5. If you were a fruit or vegetable, what would you be and why?

DanaTina: hmmm… I have so many favorite fruits… It’s hard. Raspberry: tastes great and is healthy, looks hard but is delicate to the touch, grows wild and independent, it is hard to get rid of, but who would want to anyway? What else… Bears love them!!!

The YI: That’s one of the best answers I’ve ever heard to that question. High Five!

6. Is being an artist in New York difficult or easy?

DanaTina: It is not easy, although easier than other places, probably. People in NYC are open to artistry and they appreciate it. One of the good things about being an artist in NYC is that you have the opportunity to let your individual style flourish.  Plus there is so much inspiration all around you! What is hard about being a graphic artist is the fact that work is sometimes taken for granted and not appreciated at its real value. However, if one is passionate and dedicated, that won’t slow them down; if anything that will make them even more determined.

7. Browsing your website you’ve worked with a wide variety of projects and organizations, which is pretty awesome. Care to tell us a bit more about your work?

DanaTina: Yes, I love variety! I am what I like to call a broad spectrum designer. While others strive to find a niche to be successful, I feel that variety is good for the soul and keeps your skill-set sharp and fresh; experimentation with one mode of working expands one’s understanding of the others, integrating knowledge and unique creativity. Also, it is the nature of freelance work that allows you to expand into new territories  with an vast array of people from all walks of life and cultures.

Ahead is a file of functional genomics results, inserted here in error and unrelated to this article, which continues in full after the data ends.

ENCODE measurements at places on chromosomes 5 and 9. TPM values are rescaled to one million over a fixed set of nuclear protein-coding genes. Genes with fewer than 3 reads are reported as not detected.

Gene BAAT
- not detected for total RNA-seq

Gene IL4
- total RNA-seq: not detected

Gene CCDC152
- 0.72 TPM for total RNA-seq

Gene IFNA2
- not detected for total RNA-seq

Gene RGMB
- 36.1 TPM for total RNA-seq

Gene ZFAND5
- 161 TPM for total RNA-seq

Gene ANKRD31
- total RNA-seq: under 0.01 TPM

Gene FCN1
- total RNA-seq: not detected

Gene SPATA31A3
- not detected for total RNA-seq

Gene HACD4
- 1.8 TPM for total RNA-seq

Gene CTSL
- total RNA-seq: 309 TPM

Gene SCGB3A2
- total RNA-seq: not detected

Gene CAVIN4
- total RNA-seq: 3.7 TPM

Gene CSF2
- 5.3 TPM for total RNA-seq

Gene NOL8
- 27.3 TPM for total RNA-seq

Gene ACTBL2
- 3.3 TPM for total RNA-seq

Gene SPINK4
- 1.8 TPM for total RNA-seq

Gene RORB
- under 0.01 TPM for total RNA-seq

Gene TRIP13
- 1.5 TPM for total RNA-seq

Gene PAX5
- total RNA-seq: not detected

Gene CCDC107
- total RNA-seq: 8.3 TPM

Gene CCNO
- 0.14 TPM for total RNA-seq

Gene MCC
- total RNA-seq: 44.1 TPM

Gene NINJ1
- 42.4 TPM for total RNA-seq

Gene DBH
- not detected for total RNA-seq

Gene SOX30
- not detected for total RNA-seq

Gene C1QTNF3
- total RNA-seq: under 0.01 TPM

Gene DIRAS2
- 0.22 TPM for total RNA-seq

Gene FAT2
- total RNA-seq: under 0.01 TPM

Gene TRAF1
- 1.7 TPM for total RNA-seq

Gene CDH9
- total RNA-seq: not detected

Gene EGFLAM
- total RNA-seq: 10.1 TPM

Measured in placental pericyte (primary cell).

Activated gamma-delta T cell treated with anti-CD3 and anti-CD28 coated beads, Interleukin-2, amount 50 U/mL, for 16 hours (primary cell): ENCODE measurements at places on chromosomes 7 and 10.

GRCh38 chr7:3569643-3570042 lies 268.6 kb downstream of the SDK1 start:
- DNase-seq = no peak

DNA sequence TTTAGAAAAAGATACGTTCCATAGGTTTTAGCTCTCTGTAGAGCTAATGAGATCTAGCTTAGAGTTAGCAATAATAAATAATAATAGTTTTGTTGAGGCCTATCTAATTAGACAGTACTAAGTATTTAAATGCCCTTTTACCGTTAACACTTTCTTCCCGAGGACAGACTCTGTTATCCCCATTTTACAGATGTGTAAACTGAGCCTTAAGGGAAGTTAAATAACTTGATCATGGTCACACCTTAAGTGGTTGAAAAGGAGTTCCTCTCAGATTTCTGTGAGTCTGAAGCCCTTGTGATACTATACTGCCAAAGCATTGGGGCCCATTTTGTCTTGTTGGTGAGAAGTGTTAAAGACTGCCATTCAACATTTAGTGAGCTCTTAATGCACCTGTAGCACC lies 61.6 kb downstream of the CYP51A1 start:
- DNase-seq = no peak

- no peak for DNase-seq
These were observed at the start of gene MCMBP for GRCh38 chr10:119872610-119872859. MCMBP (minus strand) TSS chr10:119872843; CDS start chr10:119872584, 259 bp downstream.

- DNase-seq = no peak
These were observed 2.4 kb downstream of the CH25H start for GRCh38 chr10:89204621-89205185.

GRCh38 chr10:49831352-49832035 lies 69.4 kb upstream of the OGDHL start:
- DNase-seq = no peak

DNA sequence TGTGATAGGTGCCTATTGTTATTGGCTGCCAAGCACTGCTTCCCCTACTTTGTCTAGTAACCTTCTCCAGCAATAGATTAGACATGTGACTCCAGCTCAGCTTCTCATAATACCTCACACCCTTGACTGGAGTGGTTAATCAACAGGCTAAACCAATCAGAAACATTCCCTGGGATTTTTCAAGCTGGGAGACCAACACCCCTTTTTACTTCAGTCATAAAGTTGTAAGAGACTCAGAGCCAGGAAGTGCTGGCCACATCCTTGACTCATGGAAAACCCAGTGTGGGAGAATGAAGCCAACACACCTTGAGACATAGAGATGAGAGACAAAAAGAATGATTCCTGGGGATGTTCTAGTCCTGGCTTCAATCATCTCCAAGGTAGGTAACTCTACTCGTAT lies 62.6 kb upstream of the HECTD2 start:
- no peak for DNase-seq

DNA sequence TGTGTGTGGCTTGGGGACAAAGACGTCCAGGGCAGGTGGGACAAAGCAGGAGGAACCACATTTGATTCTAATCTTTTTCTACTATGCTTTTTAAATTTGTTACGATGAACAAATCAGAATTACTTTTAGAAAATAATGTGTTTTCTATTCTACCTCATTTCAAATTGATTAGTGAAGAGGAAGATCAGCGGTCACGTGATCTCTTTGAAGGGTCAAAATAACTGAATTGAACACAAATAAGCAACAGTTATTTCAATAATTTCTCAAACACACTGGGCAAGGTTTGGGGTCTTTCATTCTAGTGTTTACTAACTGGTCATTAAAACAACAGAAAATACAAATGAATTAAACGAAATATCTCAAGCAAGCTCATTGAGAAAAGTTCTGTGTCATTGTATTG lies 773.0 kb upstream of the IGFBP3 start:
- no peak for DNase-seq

8. What 5 people, alive or dead, would you want to have over for a dinner party?

DanaTina: My husband, Karl Jung, Paolo Coelho, Buddha, DaVinci.

9. Do you have a favorite piece you’ve made, professional or otherwise?

DanaTina: Yes, I knew that would come up in conversation …besides the teaser poster for The Young Invincibles you mean? I think one of my favorites would be “Geisha” –  an illustration I created based on a novel that I love, Memoirs of a Geisha by Arthur Golden. I read the book when it first came out and I kept a fond memory of it. The movie made it more popular, I assume. It was a project I worked on with a lot of passion.

10. Do you have a favorite quote?

DanaTina: “Do not go where the path may lead; go instead where there is no path and leave a trail” – Ralph Waldo Emerson.

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The YI: Awesome, Dana. Thank you so much for sharing your time and answers with us!

DanaTina: Thank you, Michelle! It’s been a pleasure.

A Facelift, a Facebook, and a Twitter (oh my!)

Michelle:   Apologies for the lack of updates as of late. The YI team has been quite busy behind the scenes developing our site’s snazzy new look and laying the groundwork for the exciting months ahead of fundraising and film shooting preparation. Among the fancy features we’ve added to the site, check out the full Synopsis and enhanced Donation info sections.

Special thanks to Dana of Dana Tina Graphic Design for the awesome teaser poster and otherwise visual badassery.

We also just launched Facebook and Twitter accounts for The Young Invincibles. Friend us for exclusive content and news!

The Facts (Part II): Organizations that Help